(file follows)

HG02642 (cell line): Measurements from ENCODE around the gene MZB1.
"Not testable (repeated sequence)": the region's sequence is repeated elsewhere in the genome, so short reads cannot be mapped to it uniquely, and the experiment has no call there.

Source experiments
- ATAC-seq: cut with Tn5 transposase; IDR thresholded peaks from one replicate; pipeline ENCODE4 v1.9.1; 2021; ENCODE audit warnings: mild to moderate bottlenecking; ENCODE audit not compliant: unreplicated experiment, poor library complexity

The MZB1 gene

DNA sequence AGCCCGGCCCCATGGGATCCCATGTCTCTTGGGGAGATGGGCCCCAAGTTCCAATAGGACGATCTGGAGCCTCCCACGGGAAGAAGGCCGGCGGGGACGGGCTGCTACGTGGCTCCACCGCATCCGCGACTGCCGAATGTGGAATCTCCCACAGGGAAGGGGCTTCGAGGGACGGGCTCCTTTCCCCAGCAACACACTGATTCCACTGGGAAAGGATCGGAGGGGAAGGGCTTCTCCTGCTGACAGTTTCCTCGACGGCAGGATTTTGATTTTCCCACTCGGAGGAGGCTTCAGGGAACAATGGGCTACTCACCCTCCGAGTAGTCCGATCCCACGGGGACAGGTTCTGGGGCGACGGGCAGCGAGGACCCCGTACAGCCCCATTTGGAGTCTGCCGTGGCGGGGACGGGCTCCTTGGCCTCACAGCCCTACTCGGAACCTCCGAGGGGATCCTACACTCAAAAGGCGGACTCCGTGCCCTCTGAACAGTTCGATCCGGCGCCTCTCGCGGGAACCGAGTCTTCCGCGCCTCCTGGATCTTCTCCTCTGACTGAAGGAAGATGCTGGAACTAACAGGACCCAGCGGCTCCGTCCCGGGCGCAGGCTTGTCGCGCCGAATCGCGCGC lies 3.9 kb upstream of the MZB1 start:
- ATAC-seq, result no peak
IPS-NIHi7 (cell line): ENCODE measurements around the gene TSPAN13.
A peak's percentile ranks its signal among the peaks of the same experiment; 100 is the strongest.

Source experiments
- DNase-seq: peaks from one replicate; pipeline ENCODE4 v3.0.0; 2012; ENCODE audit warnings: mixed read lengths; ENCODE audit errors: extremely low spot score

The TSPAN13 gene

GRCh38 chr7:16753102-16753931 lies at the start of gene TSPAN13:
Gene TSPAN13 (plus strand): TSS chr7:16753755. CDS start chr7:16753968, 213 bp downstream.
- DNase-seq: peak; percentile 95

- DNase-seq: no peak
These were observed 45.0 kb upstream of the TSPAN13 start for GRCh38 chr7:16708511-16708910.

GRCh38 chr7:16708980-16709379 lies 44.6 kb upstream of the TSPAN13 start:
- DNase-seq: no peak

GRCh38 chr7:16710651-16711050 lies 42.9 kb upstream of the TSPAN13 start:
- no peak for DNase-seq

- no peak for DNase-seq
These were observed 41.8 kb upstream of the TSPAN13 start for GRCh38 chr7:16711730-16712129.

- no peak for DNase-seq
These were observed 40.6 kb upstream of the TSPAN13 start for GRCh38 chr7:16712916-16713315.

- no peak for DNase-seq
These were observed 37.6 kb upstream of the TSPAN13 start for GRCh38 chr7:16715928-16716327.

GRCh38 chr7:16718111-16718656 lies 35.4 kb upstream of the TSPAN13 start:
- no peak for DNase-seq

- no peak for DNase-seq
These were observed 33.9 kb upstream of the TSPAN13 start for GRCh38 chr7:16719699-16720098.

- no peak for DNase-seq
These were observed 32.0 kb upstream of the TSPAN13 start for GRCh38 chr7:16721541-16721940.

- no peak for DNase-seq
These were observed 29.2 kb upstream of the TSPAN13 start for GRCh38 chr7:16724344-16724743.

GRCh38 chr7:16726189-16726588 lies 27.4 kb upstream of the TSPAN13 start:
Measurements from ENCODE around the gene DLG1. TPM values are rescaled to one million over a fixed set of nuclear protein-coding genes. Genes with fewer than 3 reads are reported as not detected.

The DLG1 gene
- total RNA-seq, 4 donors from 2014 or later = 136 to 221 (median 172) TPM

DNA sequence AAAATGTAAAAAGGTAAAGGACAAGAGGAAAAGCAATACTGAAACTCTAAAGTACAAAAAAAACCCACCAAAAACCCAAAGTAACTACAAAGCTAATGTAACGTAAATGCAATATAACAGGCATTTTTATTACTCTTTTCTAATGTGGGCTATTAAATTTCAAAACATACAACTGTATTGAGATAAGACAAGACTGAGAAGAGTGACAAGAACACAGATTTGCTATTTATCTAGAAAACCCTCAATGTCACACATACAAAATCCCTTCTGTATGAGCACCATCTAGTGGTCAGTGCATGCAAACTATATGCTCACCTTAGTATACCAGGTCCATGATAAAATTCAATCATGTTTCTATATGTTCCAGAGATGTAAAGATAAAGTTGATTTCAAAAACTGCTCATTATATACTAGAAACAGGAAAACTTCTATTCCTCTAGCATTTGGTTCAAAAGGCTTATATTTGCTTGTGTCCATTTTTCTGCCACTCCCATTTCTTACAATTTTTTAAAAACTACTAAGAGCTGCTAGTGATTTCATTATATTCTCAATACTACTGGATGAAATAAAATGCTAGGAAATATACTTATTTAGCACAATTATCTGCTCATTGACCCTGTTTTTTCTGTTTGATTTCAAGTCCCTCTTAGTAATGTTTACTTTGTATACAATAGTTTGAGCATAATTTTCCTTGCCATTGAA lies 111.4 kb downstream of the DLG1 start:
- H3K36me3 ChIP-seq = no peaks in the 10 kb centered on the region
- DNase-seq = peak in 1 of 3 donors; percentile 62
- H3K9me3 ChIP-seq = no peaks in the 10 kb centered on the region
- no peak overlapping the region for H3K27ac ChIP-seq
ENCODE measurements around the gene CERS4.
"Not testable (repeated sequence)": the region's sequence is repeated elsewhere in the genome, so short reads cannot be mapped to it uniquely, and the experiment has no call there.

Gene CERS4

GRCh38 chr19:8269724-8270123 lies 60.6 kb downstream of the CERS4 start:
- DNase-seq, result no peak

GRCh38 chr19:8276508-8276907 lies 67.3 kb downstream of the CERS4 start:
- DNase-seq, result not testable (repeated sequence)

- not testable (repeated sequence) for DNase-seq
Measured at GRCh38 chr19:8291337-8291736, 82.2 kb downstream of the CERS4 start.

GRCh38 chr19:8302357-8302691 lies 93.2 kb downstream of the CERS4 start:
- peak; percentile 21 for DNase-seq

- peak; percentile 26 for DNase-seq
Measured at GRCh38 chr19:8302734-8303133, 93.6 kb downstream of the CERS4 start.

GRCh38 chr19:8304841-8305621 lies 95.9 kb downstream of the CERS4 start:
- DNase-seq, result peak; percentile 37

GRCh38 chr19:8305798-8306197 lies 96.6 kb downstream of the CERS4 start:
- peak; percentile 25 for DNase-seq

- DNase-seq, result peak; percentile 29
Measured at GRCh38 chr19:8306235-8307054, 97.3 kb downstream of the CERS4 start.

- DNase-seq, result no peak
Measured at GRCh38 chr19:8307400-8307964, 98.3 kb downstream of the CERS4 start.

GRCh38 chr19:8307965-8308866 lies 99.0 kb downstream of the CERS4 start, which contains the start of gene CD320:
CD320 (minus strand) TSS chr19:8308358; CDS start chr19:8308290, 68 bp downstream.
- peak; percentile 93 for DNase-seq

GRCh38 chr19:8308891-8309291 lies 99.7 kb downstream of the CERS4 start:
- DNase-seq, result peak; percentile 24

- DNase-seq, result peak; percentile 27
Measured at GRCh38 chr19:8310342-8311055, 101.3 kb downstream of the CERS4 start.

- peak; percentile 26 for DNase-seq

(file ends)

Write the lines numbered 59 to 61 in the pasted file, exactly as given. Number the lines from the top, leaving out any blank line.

- DNase-seq, result peak; percentile 37

GRCh38 chr19:8305798-8306197 lies 96.6 kb downstream of the CERS4 start:
- peak; percentile 25 for DNase-seq